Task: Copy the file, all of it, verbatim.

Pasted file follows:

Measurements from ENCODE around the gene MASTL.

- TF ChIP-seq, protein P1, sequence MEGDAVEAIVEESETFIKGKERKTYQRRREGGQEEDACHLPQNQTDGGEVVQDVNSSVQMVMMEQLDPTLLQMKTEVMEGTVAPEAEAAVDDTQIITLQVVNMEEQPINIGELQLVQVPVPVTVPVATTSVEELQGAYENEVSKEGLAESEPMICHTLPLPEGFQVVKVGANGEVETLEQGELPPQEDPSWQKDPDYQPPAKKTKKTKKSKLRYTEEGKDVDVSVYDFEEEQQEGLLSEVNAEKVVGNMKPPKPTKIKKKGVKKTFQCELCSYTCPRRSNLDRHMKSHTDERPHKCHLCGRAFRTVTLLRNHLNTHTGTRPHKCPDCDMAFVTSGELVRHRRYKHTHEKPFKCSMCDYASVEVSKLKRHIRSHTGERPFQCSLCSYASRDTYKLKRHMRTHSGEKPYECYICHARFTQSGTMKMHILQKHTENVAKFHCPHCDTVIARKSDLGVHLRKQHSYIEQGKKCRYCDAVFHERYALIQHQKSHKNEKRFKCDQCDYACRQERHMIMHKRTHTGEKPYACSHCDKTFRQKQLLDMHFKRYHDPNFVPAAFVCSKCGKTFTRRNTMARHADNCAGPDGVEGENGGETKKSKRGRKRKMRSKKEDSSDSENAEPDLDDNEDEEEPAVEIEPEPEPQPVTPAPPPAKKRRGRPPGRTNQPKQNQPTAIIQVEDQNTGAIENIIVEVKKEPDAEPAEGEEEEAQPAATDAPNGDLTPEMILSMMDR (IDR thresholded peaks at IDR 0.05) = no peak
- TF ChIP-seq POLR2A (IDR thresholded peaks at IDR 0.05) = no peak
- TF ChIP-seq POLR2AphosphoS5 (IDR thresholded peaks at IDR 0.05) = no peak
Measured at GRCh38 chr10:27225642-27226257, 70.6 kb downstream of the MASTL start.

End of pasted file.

Measurements from ENCODE around the gene MASTL.

- TF ChIP-seq, protein P1, sequence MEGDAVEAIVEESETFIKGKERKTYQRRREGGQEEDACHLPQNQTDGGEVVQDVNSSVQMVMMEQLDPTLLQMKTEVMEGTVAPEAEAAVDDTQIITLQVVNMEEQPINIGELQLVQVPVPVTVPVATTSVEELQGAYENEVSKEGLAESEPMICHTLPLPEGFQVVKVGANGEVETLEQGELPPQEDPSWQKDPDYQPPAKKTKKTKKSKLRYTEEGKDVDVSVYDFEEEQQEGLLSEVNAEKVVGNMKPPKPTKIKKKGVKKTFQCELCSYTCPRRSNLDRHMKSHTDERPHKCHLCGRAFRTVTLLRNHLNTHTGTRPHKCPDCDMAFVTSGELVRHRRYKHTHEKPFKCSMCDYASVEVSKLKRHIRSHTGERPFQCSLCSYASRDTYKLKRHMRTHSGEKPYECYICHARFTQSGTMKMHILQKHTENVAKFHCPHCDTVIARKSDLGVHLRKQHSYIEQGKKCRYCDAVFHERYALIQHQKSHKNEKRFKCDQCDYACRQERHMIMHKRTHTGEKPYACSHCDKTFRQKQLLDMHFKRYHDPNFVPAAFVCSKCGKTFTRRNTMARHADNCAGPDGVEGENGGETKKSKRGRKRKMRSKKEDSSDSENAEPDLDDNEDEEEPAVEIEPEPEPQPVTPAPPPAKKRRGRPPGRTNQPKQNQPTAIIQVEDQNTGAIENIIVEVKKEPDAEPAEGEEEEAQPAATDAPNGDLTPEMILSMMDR (IDR thresholded peaks at IDR 0.05) = no peak
- TF ChIP-seq POLR2A (IDR thresholded peaks at IDR 0.05) = no peak
- TF ChIP-seq POLR2AphosphoS5 (IDR thresholded peaks at IDR 0.05) = no peak
Measured at GRCh38 chr10:27225642-27226257, 70.6 kb downstream of the MASTL start.